D. Low-Hazard Industry Exemption. Since 1982, OSHA has exempted some low- hazard industries from maintaining injury and illness records on a regular basis. The new rule­ updates the old rule's listing of partially exempted low-hazard industries, which are those Standard Industrial Classification (SIC) code industries within SICs 52-89 that have an average Days Away, Restricted, or Transferred (DART) rate at or below 75% of the national average DART rate. The new rule at '1904.2 continues this low-hazard industry exemption.

See Figure 2-2 at the end of the Chapter for the list of Partially Exempt Industries. Note: In the new rule, the description of some industry groups is abridged in the chart in Appendix A. Industries that are not listed, such as Music Stores in SIC 573, are nevertheless intended to be included in the list. Consult the Standard Industrial Classification Manual 1987 for a complete description of each industry included in each industry group. See also Figure 2-3 for a list of Newly Covered Industries, and Figure 2-4 for a list of Newly Partially Exempted Industries.

V. References to Old Forms and to the LWDI/LWDII. Beginning January 1, 2002, references in any OSHA directive, memorandum, or other publication to the recordkeeping forms will be considered as references to the OSHA 300, 301 and 300A, unless it is clear that the reference is to the forms used before January 1, 2002. Also, all references to the Lost Workday Injury (LWDI) rate or the Lost Workday Injury and Illness (LWDII) rate shall be considered to be a reference to the Days Away, Restricted, or Transferred (DART) rate, unless it is clear that the reference is to the rate in use prior to January 1, 2002.

VI. Prohibition Against Discrimination. Section 1904.36 is informational only and is not a citable provision of the regulation. Any discrimination cases related to this rule are to be handled using the normal process under Section 5-604(c) of the MOSH Act.

VII. Definitions.

A. Days Away, Restricted, or Transferred (DART) Rate: This includes cases involving days away from work, restricted work activity, and transfers to another job and is calculated based on (N/EH) x (200,000) where N is the number of cases involving days away and/or job transfer or restriction, EH is the total number of hours worked by all employees during the calendar year, and 200,000 is the base for 100 full-time equivalent employees. For example:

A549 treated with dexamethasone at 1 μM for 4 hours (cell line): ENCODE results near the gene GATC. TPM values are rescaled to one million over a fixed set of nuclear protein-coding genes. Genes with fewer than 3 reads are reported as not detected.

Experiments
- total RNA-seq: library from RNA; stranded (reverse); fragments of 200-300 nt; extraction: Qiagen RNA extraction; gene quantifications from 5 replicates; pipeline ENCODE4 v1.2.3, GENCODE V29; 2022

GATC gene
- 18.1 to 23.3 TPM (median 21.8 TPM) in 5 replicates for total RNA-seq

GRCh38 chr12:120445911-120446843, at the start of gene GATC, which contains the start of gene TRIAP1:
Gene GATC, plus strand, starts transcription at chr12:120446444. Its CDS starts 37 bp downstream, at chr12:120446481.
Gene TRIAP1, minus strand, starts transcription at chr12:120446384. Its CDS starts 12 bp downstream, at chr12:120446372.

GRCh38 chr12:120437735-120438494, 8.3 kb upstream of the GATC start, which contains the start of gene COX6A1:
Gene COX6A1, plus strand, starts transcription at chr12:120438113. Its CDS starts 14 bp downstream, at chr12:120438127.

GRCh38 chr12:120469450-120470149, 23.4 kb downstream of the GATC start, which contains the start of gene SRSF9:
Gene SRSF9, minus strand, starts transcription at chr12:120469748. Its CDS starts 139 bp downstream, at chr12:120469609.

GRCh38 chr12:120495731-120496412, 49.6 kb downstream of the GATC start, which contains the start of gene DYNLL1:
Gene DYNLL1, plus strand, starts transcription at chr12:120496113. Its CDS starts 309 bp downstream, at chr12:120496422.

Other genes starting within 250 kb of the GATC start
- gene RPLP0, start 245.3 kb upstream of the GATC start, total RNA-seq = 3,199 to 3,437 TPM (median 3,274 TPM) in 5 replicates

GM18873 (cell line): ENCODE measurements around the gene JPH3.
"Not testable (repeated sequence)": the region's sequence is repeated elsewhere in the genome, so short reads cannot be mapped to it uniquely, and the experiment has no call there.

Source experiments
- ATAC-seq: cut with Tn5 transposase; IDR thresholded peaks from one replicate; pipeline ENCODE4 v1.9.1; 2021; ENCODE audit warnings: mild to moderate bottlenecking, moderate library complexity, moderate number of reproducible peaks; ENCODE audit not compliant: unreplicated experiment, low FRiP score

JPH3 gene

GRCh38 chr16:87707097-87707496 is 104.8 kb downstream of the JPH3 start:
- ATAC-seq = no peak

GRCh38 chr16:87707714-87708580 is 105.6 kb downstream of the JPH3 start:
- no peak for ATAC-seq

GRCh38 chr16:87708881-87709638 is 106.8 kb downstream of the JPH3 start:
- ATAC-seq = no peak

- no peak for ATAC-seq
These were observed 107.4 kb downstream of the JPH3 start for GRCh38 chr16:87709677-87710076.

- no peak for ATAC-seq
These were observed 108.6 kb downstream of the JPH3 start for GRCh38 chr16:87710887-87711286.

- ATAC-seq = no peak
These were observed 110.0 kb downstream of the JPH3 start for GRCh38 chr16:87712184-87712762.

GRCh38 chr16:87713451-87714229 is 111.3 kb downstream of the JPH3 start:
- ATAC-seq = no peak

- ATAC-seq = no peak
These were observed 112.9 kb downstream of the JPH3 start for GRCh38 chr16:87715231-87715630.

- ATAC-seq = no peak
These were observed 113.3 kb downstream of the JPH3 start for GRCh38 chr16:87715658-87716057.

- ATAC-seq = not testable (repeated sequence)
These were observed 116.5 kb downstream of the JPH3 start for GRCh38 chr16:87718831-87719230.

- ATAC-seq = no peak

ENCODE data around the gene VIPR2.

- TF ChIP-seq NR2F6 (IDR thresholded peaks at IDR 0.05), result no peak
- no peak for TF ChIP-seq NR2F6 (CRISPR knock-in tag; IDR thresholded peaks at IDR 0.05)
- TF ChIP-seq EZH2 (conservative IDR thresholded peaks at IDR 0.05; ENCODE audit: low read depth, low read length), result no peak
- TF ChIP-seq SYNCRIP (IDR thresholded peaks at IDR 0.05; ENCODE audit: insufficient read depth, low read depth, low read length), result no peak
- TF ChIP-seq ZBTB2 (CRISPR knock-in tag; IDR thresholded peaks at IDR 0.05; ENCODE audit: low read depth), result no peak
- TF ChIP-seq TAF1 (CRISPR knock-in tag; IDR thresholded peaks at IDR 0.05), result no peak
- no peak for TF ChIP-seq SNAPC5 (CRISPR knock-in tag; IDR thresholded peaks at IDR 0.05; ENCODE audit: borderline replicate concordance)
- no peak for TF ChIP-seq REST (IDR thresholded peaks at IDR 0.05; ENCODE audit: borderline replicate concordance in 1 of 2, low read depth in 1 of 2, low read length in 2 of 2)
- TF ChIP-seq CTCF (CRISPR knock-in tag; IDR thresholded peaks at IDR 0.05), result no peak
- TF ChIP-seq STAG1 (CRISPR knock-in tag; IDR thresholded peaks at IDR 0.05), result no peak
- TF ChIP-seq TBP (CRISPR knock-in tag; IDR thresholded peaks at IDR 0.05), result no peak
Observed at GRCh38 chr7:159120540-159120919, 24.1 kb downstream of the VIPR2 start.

• Employees of an establishment (XYZ Company), including temporary and leased workers, worked 645,089 hours at XYZ company. There were 22 injury and illness cases involving days away and/or restricted work activity and/or job transfer from the OSHA 300 Log (total of column H plus column I). The DART rate would be (22/645,089) x (200,000) = 6.8.
  • Note: The DART rate will replace the Lost Workday Injury and Illness (LWDII) rate. See Figure 2-5 at the end of this Chapter for an optional Incidence Rate Worksheet.

B. Establishment: An establishment is a single physical location where business is conducted or where services or industrial operations are performed. For activities where employees do not work at a single physical location, such as construction; transportation; communications, electric, gas and sanitary services; and similar operations, the establishment is represented by main or branch offices, terminals, stations, etc. that either supervise such activities or are the base from which personnel carry out these activities.

1. Normally, one business location has only one establishment. Under limited conditions, the employer may consider two or more separate businesses that share a single location to be separate establishments. An employer may divide one location into two or more establishments when:

  • Each of the establishments represents a distinctly separate business;
  • Each business is engaged in a different economic activity;
  • No one industry description in the Standard Industrial Classification Manual (1987) applies to the joint activities of the establishments; and
  • Separate reports are routinely prepared for each establishment on the number of employees, their wages and salaries, sales or receipts, and other business information.
  • For example: If an employer operates a construction company at the same location as a lumber yard, the employer may consider each business to be a separate establishment.

2. An establishment can include more than one physical location, but only under certain conditions. An employer may combine two or more physical locations into a single establishment only when:

  • The employer operates the locations as a single business operation under common management;
  • The locations are all located in close proximity to each other; and
  • The employer keeps one set of business records for the locations, such as records on the number of employees, their wages and salaries, sales or receipts, and other kinds of business information. For example: One manufacturing establishment might include the main plant, a warehouse a few blocks away, and an administrative services building across the street.